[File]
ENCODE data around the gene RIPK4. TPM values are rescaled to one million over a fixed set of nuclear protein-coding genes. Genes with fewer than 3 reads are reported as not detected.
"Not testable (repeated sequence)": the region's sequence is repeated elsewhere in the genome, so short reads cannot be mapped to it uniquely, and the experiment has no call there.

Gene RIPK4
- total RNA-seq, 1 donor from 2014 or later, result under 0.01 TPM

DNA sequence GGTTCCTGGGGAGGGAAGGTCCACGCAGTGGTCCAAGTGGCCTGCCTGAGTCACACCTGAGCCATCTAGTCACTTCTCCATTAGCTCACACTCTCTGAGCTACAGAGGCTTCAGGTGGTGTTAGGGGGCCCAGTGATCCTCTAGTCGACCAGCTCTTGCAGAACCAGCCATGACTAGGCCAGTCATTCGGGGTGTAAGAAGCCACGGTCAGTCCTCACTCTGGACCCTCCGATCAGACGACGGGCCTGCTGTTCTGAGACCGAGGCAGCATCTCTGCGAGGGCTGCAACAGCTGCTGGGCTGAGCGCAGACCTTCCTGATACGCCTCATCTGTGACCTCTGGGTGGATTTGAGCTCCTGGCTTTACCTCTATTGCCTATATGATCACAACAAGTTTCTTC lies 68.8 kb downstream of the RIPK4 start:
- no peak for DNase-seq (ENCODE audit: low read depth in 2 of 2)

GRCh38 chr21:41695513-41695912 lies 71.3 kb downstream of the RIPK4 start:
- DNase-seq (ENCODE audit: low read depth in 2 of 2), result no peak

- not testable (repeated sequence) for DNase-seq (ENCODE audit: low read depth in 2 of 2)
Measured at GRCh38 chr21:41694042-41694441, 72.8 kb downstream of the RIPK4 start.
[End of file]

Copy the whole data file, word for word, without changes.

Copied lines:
ENCODE data around the gene RIPK4. TPM values are rescaled to one million over a fixed set of nuclear protein-coding genes. Genes with fewer than 3 reads are reported as not detected.
"Not testable (repeated sequence)": the region's sequence is repeated elsewhere in the genome, so short reads cannot be mapped to it uniquely, and the experiment has no call there.

Gene RIPK4
- total RNA-seq, 1 donor from 2014 or later, result under 0.01 TPM

DNA sequence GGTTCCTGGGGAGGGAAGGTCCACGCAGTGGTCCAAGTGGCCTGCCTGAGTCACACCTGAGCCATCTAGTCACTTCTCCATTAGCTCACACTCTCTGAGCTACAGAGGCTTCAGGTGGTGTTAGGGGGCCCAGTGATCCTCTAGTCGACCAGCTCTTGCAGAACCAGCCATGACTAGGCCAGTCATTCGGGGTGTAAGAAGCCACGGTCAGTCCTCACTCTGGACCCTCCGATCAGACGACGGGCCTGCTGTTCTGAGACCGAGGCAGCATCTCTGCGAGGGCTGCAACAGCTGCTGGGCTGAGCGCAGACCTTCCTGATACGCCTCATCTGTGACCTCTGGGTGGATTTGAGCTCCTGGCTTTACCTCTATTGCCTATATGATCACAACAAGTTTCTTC lies 68.8 kb downstream of the RIPK4 start:
- no peak for DNase-seq (ENCODE audit: low read depth in 2 of 2)

GRCh38 chr21:41695513-41695912 lies 71.3 kb downstream of the RIPK4 start:
- DNase-seq (ENCODE audit: low read depth in 2 of 2), result no peak

- not testable (repeated sequence) for DNase-seq (ENCODE audit: low read depth in 2 of 2)
Measured at GRCh38 chr21:41694042-41694441, 72.8 kb downstream of the RIPK4 start.